In the ‘Dam

Another weekend, another trip away. This time I was off to Amsterdam with Edin and Katharine. After a bit of a rocky start consisting of a cancelled flight, a night in an the Gatwick Hilton and a new 6am flight, we finally made it to Amsterdam and made a beeline for Anne Franks House museum. 

I was somewhat disappointed with this experience. So many rave about this, and although it was surreal being there and seeing where they lived, the place was absolutely jam packed with tourists and this completely ruined the experience for me. 

After depositing of our bags at our vey funky hotel room, we headed out to see the Rijksmuseum, and of course the I Amsterdam sign. This museum was quite incredible, mostly due to the Dutch Grand master paintings by Vemeer and Rembrandt in its collection. These were very stunning to see in real life, especially as these artists were the first to really explore light and depth and accurately illustrate this. 

After the Rijksmuseum and a drink and a snack, we wandered our way along the canals to the meeting point for our red light district tour. This tour was very interesting and informative, and was great way to see this world famous area and learn about it in an objective way. It is definitely strange to walk down a street and see windows with women pouting and smiling and bouncing in their underwear, trying to attract clientele. 

The next day after a bit of a sleep in, Katharine and I hired bikes and rode to meet my friend Julie who is currently living in Amsterdam. After breakfast in the park, Julie took us on a fab bike tour of Amsterdam including Vondelpark and the Jordaan neighbourhood, before heading to De Hallen for lunch. 

After De Hallen it was time for the Van Gough Museum, followed by a ‘rice table’ where Julie and a number of her friends also joined us for dinner, drinks and laughs. 

Our last day was only a half day really, so after another sleep in it was time for another museum, this time the Stedelijk. I found this museum somewhat underwhelming if I’m honest. Next up we went off on a canal boat tour to see the city from the canals and learn a bit more about the history, architecture and neighborhoods. This was our last activity before having to make our way to the airport after a lovely but full on weekend.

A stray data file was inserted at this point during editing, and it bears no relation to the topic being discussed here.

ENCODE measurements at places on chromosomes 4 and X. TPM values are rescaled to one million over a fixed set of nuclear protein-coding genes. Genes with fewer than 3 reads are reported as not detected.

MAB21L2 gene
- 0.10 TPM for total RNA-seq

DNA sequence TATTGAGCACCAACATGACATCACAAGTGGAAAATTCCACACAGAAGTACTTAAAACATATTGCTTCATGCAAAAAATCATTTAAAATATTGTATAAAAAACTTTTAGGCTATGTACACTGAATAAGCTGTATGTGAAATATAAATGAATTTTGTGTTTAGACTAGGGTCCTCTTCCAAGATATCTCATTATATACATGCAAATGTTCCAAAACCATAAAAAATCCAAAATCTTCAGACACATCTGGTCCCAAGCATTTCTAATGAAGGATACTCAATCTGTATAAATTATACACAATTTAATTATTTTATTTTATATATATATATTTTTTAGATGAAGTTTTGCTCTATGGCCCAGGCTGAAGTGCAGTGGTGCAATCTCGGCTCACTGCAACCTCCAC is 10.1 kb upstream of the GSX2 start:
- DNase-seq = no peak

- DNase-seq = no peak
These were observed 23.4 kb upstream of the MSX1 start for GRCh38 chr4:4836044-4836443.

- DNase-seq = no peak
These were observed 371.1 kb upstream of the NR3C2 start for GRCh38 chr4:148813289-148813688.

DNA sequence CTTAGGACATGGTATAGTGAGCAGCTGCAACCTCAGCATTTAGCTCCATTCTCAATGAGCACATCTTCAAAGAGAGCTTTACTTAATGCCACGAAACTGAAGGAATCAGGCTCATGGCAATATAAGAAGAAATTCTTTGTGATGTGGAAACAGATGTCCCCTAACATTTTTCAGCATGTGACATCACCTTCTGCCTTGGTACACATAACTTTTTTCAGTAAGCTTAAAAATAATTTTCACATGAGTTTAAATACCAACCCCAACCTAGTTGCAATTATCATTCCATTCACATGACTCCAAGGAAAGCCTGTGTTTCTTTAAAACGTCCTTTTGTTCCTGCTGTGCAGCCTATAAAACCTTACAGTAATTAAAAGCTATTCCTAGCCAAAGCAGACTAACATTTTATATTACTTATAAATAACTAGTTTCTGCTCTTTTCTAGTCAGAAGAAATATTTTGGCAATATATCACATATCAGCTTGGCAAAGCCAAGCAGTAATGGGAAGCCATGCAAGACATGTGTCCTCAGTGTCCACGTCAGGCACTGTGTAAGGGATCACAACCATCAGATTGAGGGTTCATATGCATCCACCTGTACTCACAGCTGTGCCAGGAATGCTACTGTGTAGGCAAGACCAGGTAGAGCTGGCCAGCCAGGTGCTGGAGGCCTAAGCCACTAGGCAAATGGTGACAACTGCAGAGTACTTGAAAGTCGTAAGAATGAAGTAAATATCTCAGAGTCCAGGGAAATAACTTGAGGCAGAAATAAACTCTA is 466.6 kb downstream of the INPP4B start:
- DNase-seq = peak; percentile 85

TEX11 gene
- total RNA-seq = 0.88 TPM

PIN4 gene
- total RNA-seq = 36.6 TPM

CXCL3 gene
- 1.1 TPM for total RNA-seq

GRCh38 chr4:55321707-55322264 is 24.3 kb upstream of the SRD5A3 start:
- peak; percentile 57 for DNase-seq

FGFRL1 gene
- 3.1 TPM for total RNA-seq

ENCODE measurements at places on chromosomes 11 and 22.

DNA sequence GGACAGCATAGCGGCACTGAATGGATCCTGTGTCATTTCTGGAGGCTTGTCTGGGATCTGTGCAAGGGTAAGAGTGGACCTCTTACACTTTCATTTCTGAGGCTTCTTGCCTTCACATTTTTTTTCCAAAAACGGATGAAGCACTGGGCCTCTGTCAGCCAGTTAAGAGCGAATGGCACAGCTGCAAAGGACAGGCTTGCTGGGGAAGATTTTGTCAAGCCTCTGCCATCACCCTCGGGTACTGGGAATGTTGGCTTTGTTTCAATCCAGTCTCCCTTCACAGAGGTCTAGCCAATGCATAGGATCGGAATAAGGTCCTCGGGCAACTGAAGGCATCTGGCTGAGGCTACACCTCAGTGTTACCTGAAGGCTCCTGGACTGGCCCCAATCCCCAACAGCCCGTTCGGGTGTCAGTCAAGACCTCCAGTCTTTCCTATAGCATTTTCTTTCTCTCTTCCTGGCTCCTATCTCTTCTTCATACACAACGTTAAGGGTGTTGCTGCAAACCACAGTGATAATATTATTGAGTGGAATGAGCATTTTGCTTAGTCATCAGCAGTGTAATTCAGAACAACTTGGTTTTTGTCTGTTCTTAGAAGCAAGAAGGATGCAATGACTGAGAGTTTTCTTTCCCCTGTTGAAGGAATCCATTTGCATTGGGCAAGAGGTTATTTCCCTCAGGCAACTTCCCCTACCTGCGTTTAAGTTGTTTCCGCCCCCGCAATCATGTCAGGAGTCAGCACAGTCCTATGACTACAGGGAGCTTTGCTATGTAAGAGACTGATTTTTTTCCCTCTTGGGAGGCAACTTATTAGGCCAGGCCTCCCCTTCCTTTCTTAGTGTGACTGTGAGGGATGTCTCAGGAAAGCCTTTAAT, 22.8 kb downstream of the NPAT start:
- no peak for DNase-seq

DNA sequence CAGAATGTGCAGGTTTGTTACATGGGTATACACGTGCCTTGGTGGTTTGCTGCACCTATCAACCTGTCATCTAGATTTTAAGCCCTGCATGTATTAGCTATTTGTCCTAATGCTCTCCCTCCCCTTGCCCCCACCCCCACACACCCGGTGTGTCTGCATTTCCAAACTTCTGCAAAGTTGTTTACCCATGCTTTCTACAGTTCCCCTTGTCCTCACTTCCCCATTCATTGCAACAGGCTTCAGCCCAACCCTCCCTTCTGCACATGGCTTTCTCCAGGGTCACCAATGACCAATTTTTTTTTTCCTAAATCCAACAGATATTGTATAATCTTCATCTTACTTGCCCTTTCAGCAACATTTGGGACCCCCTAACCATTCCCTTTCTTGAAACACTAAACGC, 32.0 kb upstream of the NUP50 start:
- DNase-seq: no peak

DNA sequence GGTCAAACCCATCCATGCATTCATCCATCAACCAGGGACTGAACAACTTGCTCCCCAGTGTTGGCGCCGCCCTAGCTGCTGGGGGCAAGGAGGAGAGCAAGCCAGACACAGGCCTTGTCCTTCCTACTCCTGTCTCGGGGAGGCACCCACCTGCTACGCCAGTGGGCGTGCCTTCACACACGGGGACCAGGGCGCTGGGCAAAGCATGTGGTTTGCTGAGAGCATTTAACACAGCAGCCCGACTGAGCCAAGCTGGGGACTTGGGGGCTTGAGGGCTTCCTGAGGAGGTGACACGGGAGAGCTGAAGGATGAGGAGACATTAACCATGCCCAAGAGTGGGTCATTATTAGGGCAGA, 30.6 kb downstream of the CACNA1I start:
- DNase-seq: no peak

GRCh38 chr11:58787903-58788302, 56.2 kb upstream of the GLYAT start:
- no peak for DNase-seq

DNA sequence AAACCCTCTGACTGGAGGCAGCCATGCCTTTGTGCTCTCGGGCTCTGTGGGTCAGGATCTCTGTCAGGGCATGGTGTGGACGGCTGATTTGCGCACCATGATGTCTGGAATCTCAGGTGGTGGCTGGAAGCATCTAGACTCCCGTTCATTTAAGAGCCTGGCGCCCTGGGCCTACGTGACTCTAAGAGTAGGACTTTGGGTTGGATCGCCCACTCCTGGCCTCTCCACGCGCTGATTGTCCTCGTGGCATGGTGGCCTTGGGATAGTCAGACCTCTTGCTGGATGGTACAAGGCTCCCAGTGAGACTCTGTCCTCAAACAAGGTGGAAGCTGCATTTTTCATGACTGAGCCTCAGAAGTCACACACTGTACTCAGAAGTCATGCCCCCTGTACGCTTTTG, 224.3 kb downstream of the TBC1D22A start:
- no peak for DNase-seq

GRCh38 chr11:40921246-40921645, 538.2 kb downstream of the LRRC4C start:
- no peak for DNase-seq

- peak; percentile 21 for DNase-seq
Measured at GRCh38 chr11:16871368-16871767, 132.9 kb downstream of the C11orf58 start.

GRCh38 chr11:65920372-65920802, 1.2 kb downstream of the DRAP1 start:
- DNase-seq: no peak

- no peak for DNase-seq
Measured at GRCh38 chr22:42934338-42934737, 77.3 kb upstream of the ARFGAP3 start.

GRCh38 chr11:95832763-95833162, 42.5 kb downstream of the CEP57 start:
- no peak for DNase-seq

Oh Italy, how have I managed to live in London for a year and not make it to Italy. Well, let me say, Milan did not disappoint. 

After a late night flight and creeping into my hotel room in an attempt to not wakemy travel  companion, I was reunited with my fab friend Antonia who was on a wee Eurotrip. 

Saturday morning it was all talking a million miles and an hour as we caught up and made our way to breakfast and then the Duomo. The Duomo and its rooftops were absolutely stunning, and provided a fantastic perspective on not only the famous Cathedral but also the city. Next up we wandered through the teeming Galeria, before setting off in search of lunch. We hit the jackpot with a fabulous Mozarella bar and so began our food heaven experience. Truffle pasta, buffalo mozzarella, delicious salad and Aperil spritz. All my food dreams coming true, much to the dismay of my PT. 

After lunch we explored the Castello Sforzesco and wandered the park, before making our way to the Church housing ‘The Last Supper’ to try our luck. Unfortunately there was nothing available so we opted for gelato and some errands before quiet time before dinner. 

Dinner again was food heaven, complete with more Aperol and of course some Italian red wine. With an early flight the next day, this bought my first Italian foray to a close. Bring on the Amalfi Coast! 


We arrived in Granada to a lovely sunny day, eager to explore another new place. After leaving our stuff at the hotel we were off for a wander through the streets on a brief walking tour, to learn some history and key areas. After our wander it was time for a beeline for tasting of wine, cheese and Spanish ham. We also enjoyed a tradition tapas experience, where you order a drink and the tapas come with it for free! You don’t get to choose the food, it is just what the tapas bar is offering on a given day. 

After wandering the shops while Mum and Dad had a rest, and a quick dip in the hotel pool, we were off wine tasting. Little did we know, the wine tasting came tapas style, so for each new wine we tasted, we also got a taste morsel to sample. After wine tasting which was delicious and also fabulous fun, I went for a spot of shopping in the Spanish summer sales, and scored myself a lovely new bag! Winning!

The next day was our big day for exploring the Albayzin and The Alhambra Palace. We wandered the streets of the Albayzin, learning about the history of the area and current day situation, whilst glimpsing stunning views of the Alhambra palace. After lunch it was off to the Alhambra, where we toured all of the fort, royal palaces and the summer house. The palace although quite grand from the outside, is actually quite plain. The inside however was absolutely stunning in its decorations, carvings and mosaics. 

Spending a full day out and about, walking and exploring, meant we were all truly ready for a break and snooze before heading out for a last dinner in Spain together. Our last day in Spain the next day consisted of more rugby, before ambling around the city until our late evening flight back to London. 

Grazalema and Ronda

After the bustle of stunning Sevilla, we were off into the hills of Spain to visit some of the white villages. 

Enroute to Grazalema where we would be staying first, we made a stop in Zahara de la Sierra. This was a very cute and quaint town up on top of hill, over looking a stunning turquoise lake and with a signal castle on top. Obviously we had to climb up to the lookout point in over 30 degrees in the blazing sun, and the views were absolutely worth it. After lunch it was on the road again to Grazalema.